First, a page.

The “Weakly” Muscle – Ice vs. Heat

In this corner, weighing in at 57.2 pounds per cubic foot, with a record of 10 wins and 10 losses with all 10 of those wins due to frostbite, IIIIIIIICE! (Ice enters ring to the sound of “DUN DUN DUN DUDDLE UN DUN” If you are not sure what the hell that was, it was the 80’s song by Vanilla Ice. C’mon, you should have sounded it out and it would have come to you.) And in this corner weighing in at 1000 degrees, with a record of 10 wins and 10 losses with all 10 of those wins coming by way of it’s signature move the FLAME-URA, HEEEAAAAAT! (Heat enters right to the sound of “DUN DUN – DUN DUN CHI…DUN DUN – DUN DUN CHI” Did you get that one? Might be a little stretch but with all the clues you should have gotten The Power Station, “Feel the Heat” intro. This topic is ssoooo compelling, I had to summon all my powers of onomatopoeia and imagery to excite the crowd. Excited?! Yeah, I didn’t think so. Well here goes everything.

It has been surmised that ice is preferred for inflammation control and it useful in the first 24 to 48 hours following an injury. Heat is better for muscle relaxation and has an inflammatory effect which is useful after the first 48. Not the TV show but an injury. The developer of the acronym “RICE”, with the letters standing for Rest, Ice, Compression, Elevation has recently waffled on his original stance. All research leads to the fact that ice has no effect on inflammation what so ever. The reason ice feels good after about 10 minutes is because it has an anesthetic effect. It essentially numbs the area. Good bad or indifferent, if pain is unmanageable, go ahead and ice it. I’m a big fan of comfort. Just remember that ice should not be placed directly on the skin and a thin towel, even a paper towel is enough to prevent ice burns which suck. But truly, the REST, COMPRESSION AND ELEVATION will help to control the inflammation more than anything else. Realize this, inflammation is not bad, especially when speaking about a traumatic injury. It is necessary because of the cascade of healing events that occur. In fact, when someone comes in and we perform many of our techniques, our goal is to create a “controlled inflammatory response” to re-initiate these healing events. Sometimes the inflammation from a trauma causes excess pressure which is painful and the pain response is what freaks us out. Ice baths are still widely used in top level athletics even though there is no concrete empirical evidence to show that it has beneficial effects. Yet another reason to sometimes accept the anecdotal evidence.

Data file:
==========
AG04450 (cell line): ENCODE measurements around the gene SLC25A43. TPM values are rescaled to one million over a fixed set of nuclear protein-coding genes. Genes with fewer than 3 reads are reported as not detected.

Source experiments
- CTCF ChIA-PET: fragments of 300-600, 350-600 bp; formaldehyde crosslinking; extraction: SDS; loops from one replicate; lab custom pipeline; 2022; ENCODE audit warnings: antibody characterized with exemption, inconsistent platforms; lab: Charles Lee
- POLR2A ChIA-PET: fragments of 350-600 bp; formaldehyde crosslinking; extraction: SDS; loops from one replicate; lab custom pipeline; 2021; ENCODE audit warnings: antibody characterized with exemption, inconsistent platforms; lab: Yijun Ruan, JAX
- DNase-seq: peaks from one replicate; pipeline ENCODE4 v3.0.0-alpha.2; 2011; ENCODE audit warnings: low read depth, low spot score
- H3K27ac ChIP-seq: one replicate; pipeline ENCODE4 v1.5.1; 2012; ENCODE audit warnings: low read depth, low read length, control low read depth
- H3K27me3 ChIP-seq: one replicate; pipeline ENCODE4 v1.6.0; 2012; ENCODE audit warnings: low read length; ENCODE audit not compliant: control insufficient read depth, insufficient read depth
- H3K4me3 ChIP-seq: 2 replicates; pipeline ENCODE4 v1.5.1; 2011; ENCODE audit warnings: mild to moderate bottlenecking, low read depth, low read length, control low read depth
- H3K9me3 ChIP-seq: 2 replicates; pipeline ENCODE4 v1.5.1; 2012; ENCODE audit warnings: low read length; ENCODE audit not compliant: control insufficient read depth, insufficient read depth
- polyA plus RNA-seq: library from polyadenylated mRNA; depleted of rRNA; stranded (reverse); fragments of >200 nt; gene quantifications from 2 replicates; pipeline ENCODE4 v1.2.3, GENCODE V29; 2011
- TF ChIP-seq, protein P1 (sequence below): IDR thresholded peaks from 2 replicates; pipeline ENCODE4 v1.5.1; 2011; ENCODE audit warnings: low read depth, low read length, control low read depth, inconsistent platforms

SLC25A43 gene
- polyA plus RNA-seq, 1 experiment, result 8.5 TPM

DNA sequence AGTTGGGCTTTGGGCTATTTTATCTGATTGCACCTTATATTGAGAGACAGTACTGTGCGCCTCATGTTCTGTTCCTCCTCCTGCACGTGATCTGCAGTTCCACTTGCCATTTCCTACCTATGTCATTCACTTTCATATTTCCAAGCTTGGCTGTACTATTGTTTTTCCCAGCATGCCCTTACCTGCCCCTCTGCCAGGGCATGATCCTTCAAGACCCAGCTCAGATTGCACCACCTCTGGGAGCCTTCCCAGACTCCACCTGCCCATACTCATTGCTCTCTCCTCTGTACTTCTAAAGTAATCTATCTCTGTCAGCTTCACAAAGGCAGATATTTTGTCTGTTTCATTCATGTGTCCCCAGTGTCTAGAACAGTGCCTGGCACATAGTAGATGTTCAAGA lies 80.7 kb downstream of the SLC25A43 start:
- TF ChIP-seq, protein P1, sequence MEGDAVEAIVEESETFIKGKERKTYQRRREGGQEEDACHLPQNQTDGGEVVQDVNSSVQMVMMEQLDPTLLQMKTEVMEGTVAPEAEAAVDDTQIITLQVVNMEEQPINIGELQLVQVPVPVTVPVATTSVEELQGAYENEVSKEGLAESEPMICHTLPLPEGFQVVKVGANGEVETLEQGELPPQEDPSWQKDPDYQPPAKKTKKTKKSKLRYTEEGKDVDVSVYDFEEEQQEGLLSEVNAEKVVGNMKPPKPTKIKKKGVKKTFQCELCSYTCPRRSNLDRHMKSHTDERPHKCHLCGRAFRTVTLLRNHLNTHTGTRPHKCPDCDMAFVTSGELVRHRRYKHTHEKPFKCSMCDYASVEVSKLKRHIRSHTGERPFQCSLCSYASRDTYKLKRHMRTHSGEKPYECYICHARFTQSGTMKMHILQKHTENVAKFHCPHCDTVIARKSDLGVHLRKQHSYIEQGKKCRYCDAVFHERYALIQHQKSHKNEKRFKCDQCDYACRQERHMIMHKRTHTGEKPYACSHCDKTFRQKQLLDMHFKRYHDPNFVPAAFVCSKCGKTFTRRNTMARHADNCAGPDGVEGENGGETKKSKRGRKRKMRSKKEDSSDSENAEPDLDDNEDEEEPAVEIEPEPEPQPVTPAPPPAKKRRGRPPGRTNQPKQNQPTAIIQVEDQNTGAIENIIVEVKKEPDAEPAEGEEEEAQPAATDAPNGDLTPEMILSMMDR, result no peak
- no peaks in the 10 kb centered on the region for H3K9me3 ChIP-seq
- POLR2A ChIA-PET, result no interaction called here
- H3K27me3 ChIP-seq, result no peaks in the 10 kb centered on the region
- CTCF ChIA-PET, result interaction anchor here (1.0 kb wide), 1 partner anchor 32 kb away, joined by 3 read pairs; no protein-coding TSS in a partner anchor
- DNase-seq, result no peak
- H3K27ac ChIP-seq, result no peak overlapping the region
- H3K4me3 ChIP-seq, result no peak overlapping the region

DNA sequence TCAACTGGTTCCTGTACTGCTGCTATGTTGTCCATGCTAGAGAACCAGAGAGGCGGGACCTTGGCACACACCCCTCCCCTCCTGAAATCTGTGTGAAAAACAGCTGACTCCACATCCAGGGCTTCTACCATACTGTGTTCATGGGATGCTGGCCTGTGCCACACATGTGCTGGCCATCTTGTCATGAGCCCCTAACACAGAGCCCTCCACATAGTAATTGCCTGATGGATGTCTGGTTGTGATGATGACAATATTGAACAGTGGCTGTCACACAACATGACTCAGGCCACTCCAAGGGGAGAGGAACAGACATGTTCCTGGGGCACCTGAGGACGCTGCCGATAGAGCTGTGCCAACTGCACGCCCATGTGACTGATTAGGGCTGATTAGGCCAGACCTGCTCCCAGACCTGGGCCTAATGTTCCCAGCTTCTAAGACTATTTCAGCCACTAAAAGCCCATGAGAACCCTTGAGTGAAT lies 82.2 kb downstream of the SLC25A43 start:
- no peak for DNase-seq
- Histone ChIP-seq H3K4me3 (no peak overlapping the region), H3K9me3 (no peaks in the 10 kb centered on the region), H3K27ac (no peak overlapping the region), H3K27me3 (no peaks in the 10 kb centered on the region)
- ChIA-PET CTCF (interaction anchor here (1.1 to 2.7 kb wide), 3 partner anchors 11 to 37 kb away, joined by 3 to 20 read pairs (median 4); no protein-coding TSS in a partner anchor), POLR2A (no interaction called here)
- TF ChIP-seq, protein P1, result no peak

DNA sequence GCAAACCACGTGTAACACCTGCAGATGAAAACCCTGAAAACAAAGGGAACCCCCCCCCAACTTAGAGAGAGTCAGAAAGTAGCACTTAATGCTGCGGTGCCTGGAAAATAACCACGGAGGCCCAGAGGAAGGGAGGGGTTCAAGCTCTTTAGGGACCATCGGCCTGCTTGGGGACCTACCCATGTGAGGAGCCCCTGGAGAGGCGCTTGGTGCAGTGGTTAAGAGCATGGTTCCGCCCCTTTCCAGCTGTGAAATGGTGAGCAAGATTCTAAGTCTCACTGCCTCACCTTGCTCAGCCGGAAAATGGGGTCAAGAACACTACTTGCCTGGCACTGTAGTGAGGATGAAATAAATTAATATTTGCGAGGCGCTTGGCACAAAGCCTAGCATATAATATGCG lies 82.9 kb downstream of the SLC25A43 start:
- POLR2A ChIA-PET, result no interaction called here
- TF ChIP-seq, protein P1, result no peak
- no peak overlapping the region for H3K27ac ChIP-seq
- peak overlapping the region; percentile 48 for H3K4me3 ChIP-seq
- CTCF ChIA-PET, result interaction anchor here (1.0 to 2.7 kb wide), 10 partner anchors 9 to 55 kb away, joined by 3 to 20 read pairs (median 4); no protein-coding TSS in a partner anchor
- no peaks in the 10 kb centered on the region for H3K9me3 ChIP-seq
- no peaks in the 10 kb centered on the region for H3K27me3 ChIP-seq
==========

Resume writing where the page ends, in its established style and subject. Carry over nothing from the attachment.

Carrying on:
Heat on the other hand, brings blood flow to an area. Muscles always experience a palliative or soothing effect from the application. We used to say that heat may feel good initially but in a couple of hours post application, you have have an increase in pain. This is true but the increase in pain is usually temporary and fleeting. I remember when I was dealing with a low back issue and I had symptoms that were radiating into my leg, I was placing heat on my low back and slept in a recliner for a couple of weeks. There is no way that the heat was penetrating deep enough to have an effect on the disc but it was certainly calming down the tight muscular component that is typically associated with a disc issue.

Unfortunately there will be no great take-away from this blog. Only factual information that will help guide your decisions. The record of Ics vs. Heat is a stalemate and will continue to be so. At this point in time, Ice is losing a little steam (Ha – get it?) but new research comes out monthly and it always seems to contradict the latest discussion. If I were a betting man, and I am, I would put 1/2 my money on Heat and 1/2 on Ice. You can’t lose.